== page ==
The ongoing economic expansion in Germany and the Euro Area are heavily dependent on the ECB’s highly accommodating monetary stance. Structural reforms and a reduction of large public sector debts remain, however, elusive in many countries. In addition, Brexit and the rise of Eurosceptic parties pose grave challenges. Even in Germany, currently a stronghold of stability, the incumbent government has not done enough to prepare for inexorably unfolding future challenges such as globalization and aging.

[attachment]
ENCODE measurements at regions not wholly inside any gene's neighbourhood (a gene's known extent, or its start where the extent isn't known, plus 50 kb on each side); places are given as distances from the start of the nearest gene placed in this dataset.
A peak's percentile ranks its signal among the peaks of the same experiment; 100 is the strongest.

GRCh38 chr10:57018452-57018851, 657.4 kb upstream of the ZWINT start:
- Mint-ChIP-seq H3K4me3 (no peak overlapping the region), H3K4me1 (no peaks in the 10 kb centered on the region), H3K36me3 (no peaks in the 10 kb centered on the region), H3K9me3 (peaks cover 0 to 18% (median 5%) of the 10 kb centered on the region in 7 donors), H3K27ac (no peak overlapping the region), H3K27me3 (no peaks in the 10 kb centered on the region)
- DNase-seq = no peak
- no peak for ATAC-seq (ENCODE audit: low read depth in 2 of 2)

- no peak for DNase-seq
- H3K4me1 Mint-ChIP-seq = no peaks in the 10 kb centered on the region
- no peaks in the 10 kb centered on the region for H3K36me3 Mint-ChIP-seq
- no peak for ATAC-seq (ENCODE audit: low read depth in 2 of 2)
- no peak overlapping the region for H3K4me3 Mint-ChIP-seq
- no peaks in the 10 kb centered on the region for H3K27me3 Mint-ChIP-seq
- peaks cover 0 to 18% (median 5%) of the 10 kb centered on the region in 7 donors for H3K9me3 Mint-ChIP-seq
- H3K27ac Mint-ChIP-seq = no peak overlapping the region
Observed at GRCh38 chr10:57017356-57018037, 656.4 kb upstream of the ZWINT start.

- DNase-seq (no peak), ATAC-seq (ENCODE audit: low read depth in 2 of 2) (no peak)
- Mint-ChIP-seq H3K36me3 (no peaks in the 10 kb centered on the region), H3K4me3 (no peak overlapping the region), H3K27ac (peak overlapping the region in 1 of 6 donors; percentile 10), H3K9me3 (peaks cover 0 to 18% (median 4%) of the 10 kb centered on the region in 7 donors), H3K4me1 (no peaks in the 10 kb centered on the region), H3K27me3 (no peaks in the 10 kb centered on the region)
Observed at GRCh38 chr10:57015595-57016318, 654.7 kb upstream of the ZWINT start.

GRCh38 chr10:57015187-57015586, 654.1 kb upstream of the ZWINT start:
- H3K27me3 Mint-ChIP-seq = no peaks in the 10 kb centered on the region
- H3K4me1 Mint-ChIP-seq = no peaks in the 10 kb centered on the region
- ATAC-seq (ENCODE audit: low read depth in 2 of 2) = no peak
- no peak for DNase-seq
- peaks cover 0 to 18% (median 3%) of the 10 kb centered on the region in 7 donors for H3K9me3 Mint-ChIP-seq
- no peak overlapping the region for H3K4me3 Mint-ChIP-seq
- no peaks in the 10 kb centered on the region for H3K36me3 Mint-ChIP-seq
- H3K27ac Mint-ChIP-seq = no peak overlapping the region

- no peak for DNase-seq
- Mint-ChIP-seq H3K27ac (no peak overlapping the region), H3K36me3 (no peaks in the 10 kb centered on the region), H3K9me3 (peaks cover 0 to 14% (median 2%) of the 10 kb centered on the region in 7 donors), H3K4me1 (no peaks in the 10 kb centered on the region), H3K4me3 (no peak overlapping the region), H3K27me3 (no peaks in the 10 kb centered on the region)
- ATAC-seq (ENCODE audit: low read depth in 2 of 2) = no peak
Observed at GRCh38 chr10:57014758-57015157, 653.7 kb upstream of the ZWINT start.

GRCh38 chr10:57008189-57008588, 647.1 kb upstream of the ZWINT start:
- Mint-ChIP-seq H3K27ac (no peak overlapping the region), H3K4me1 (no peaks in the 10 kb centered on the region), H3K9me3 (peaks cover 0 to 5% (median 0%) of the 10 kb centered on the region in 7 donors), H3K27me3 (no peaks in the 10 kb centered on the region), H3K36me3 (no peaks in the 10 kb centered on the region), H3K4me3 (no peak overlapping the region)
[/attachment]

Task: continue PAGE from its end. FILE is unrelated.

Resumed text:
This is, in large strains, the diagnosis defended by the German Council of Economic Experts (GCEE), a government funded, but independent economic policy advisory body. In its latest Annual Report, submitted to Chancellor Merkel on November 2, the GCEE dissects these challenges and develops a policy agenda which could serve as blueprint for Germany’s next government (to be formed in the fall of 2017). At the European level, the GCEE argues for strict subsidiarity in EU economic policy-making, a strengthening of Europe’s banking sector, as well as an insolvency rule for Euro Area sovereigns. With this line of reasoning it also rebuffs international criticism of Germany’s alleged fiscal restraint and strongly makes the case for the ECB pursuing a less expansionary monetary stance.